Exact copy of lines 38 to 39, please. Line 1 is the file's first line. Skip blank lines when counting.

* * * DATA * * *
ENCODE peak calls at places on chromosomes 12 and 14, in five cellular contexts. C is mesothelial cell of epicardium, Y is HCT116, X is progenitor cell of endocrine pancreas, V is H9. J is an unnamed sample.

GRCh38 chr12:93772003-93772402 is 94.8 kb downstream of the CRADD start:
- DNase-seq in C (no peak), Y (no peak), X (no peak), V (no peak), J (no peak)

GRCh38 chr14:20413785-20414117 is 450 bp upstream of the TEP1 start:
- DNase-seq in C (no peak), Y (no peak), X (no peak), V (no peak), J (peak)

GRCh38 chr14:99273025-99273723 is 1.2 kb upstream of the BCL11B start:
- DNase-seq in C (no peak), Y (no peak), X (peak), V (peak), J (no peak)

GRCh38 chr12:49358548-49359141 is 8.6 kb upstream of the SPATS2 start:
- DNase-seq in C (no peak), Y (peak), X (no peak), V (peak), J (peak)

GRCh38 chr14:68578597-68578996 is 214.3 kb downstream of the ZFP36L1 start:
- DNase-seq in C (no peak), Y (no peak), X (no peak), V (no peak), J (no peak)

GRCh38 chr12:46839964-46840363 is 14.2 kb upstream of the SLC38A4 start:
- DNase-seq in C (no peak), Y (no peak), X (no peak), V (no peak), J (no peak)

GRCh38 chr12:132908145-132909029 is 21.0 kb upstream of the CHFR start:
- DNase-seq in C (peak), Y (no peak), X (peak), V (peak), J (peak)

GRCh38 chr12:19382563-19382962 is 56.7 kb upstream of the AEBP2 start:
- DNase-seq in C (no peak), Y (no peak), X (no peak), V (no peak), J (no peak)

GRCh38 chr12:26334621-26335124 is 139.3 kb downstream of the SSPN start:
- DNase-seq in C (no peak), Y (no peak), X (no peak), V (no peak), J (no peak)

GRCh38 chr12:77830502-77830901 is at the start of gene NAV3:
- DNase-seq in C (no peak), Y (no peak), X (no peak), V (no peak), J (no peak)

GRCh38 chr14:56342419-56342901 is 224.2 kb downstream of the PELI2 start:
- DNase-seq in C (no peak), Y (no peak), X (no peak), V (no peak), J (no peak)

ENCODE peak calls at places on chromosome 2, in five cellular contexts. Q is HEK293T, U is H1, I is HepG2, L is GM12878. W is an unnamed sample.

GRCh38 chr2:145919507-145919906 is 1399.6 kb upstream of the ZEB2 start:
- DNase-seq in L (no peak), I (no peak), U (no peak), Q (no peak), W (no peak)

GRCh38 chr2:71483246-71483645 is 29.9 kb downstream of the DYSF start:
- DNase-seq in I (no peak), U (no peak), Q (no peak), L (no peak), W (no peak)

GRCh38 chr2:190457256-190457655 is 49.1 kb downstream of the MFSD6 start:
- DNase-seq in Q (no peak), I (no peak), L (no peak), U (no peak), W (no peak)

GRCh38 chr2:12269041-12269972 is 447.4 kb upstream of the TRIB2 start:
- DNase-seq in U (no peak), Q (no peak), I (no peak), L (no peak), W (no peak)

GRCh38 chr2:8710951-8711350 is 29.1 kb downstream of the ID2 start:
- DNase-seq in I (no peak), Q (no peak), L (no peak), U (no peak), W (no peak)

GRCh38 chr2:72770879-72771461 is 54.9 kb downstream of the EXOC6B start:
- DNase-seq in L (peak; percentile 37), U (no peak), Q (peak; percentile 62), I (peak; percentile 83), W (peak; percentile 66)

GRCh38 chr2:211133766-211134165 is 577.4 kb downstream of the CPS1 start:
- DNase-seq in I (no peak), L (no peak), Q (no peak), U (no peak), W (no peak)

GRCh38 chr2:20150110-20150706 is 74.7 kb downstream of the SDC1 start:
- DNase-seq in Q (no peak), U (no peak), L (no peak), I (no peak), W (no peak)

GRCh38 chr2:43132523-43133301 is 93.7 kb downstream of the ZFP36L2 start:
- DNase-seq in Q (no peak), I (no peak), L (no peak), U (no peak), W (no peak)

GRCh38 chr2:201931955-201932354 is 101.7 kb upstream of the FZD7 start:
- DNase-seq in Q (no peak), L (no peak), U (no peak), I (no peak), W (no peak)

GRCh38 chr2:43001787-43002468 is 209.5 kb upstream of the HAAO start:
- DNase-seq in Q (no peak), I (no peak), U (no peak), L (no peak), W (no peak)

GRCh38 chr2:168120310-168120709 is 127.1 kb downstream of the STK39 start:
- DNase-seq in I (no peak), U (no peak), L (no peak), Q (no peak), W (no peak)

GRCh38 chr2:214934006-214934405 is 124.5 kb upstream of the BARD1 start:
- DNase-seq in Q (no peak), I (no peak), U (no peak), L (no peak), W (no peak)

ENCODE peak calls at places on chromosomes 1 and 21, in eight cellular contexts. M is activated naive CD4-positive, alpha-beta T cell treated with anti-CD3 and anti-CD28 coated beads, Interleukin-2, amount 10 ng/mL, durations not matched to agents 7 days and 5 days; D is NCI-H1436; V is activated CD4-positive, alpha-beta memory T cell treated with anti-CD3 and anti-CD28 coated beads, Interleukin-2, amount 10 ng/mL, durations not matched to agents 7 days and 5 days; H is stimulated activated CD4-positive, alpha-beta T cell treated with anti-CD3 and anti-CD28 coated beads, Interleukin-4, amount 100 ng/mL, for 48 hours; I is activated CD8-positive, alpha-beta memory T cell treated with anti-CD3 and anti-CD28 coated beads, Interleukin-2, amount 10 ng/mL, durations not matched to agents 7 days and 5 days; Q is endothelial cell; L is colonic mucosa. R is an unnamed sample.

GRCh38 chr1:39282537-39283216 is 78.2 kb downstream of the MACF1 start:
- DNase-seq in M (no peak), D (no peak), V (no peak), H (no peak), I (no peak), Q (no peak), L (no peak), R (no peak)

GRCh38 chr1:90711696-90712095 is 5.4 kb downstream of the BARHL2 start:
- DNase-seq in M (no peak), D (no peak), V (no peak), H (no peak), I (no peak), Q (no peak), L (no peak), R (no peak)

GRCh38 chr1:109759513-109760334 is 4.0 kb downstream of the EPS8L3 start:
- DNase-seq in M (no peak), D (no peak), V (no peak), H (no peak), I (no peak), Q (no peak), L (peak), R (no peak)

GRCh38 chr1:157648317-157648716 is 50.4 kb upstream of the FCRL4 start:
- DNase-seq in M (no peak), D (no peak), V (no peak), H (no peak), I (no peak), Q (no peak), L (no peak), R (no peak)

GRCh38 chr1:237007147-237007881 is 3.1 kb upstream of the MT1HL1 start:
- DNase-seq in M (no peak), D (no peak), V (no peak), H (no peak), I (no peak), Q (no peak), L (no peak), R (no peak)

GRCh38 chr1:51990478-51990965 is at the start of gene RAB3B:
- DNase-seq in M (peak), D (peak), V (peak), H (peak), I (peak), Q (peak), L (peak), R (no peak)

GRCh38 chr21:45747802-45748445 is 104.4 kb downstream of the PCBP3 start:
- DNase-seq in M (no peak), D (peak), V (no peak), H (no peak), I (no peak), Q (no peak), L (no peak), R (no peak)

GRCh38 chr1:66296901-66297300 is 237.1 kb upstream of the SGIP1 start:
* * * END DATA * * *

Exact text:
- DNase-seq in I (no peak), L (no peak), Q (no peak), U (no peak), W (no peak)

GRCh38 chr2:20150110-20150706 is 74.7 kb downstream of the SDC1 start: